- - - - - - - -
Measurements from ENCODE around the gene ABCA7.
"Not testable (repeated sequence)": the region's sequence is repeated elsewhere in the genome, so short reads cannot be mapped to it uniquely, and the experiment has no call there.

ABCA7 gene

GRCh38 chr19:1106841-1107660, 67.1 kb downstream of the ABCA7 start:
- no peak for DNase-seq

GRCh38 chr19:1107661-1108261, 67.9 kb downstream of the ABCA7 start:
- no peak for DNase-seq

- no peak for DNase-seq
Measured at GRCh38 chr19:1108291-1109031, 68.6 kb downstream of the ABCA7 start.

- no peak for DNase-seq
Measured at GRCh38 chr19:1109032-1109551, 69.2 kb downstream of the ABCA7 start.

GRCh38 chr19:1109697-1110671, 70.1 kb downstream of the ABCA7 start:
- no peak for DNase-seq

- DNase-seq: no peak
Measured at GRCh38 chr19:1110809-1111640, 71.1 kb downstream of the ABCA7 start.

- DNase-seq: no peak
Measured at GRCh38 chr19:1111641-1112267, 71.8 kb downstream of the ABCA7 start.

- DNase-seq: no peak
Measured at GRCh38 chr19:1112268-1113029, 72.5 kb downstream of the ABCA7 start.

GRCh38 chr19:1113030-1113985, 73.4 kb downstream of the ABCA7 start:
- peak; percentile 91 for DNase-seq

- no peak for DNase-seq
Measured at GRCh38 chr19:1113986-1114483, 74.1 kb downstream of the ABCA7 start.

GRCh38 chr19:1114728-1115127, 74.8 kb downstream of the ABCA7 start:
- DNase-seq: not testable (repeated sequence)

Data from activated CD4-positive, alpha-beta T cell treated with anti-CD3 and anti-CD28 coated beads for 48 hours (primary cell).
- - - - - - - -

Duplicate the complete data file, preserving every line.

Measurements from ENCODE around the gene ABCA7.
"Not testable (repeated sequence)": the region's sequence is repeated elsewhere in the genome, so short reads cannot be mapped to it uniquely, and the experiment has no call there.

ABCA7 gene

GRCh38 chr19:1106841-1107660, 67.1 kb downstream of the ABCA7 start:
- no peak for DNase-seq

GRCh38 chr19:1107661-1108261, 67.9 kb downstream of the ABCA7 start:
- no peak for DNase-seq

- no peak for DNase-seq
Measured at GRCh38 chr19:1108291-1109031, 68.6 kb downstream of the ABCA7 start.

- no peak for DNase-seq
Measured at GRCh38 chr19:1109032-1109551, 69.2 kb downstream of the ABCA7 start.

GRCh38 chr19:1109697-1110671, 70.1 kb downstream of the ABCA7 start:
- no peak for DNase-seq

- DNase-seq: no peak
Measured at GRCh38 chr19:1110809-1111640, 71.1 kb downstream of the ABCA7 start.

- DNase-seq: no peak
Measured at GRCh38 chr19:1111641-1112267, 71.8 kb downstream of the ABCA7 start.

- DNase-seq: no peak
Measured at GRCh38 chr19:1112268-1113029, 72.5 kb downstream of the ABCA7 start.

GRCh38 chr19:1113030-1113985, 73.4 kb downstream of the ABCA7 start:
- peak; percentile 91 for DNase-seq

- no peak for DNase-seq
Measured at GRCh38 chr19:1113986-1114483, 74.1 kb downstream of the ABCA7 start.

GRCh38 chr19:1114728-1115127, 74.8 kb downstream of the ABCA7 start:
- DNase-seq: not testable (repeated sequence)

Data from activated CD4-positive, alpha-beta T cell treated with anti-CD3 and anti-CD28 coated beads for 48 hours (primary cell).